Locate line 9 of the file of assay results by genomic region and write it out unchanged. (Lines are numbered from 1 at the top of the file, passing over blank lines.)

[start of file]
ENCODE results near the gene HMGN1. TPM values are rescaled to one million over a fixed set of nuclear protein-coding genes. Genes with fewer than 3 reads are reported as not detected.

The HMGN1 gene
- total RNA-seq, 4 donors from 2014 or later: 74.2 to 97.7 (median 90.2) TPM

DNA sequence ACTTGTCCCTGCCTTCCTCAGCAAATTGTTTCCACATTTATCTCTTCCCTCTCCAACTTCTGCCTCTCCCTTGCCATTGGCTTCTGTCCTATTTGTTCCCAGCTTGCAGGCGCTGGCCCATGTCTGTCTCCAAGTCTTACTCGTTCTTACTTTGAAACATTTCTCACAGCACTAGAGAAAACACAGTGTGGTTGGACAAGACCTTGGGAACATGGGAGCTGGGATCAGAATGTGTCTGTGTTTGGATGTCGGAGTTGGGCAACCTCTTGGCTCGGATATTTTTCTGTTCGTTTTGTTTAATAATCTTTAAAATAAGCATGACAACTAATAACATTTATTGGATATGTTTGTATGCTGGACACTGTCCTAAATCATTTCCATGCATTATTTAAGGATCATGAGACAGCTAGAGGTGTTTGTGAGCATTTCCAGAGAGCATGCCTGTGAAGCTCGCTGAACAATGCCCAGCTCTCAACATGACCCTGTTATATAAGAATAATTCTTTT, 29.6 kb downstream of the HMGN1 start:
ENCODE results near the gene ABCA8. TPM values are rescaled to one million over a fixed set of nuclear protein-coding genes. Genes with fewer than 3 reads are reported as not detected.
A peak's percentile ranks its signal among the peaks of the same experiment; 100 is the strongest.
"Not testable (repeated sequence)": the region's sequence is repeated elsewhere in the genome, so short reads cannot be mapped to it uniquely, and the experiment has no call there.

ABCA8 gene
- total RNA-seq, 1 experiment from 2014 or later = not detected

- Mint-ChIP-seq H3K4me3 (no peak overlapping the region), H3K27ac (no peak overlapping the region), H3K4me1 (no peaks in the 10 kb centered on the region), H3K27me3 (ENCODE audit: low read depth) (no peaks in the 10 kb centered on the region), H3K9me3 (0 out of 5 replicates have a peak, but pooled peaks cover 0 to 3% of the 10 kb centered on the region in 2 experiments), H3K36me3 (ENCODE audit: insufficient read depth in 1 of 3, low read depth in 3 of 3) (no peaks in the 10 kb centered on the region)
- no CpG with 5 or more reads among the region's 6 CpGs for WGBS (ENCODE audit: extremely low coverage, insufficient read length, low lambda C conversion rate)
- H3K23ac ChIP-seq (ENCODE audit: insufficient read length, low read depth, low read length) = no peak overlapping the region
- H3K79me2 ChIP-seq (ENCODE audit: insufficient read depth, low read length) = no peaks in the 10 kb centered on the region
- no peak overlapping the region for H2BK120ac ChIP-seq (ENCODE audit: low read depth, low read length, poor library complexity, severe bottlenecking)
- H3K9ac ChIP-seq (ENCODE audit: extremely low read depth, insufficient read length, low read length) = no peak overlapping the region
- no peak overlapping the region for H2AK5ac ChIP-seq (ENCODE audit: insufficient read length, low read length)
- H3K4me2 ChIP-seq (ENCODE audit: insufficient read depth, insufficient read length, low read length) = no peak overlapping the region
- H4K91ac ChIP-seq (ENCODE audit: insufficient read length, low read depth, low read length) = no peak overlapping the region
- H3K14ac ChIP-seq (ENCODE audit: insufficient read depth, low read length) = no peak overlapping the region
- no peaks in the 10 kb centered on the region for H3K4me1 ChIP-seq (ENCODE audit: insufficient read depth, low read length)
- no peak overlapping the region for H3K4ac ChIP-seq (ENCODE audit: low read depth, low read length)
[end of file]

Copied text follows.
- total RNA-seq, 1 experiment from 2014 or later = not detected